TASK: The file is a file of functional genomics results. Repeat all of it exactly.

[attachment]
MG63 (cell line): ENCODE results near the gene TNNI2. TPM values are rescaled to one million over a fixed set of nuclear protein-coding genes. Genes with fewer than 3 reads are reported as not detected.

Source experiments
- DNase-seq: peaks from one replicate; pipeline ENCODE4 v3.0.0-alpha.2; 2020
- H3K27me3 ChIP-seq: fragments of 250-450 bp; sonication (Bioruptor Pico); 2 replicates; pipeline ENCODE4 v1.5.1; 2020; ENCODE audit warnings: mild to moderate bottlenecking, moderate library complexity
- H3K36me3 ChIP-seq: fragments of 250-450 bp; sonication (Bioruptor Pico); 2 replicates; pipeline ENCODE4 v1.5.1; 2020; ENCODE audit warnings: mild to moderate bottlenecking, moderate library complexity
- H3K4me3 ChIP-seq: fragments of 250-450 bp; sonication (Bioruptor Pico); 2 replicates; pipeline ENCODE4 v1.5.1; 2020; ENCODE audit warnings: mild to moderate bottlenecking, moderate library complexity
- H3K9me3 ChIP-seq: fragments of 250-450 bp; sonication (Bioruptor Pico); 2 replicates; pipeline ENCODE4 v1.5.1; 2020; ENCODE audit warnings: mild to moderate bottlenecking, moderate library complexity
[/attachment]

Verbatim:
MG63 (cell line): ENCODE results near the gene TNNI2. TPM values are rescaled to one million over a fixed set of nuclear protein-coding genes. Genes with fewer than 3 reads are reported as not detected.

Source experiments
- DNase-seq: peaks from one replicate; pipeline ENCODE4 v3.0.0-alpha.2; 2020
- H3K27me3 ChIP-seq: fragments of 250-450 bp; sonication (Bioruptor Pico); 2 replicates; pipeline ENCODE4 v1.5.1; 2020; ENCODE audit warnings: mild to moderate bottlenecking, moderate library complexity
- H3K36me3 ChIP-seq: fragments of 250-450 bp; sonication (Bioruptor Pico); 2 replicates; pipeline ENCODE4 v1.5.1; 2020; ENCODE audit warnings: mild to moderate bottlenecking, moderate library complexity
- H3K4me3 ChIP-seq: fragments of 250-450 bp; sonication (Bioruptor Pico); 2 replicates; pipeline ENCODE4 v1.5.1; 2020; ENCODE audit warnings: mild to moderate bottlenecking, moderate library complexity
- H3K9me3 ChIP-seq: fragments of 250-450 bp; sonication (Bioruptor Pico); 2 replicates; pipeline ENCODE4 v1.5.1; 2020; ENCODE audit warnings: mild to moderate bottlenecking, moderate library complexity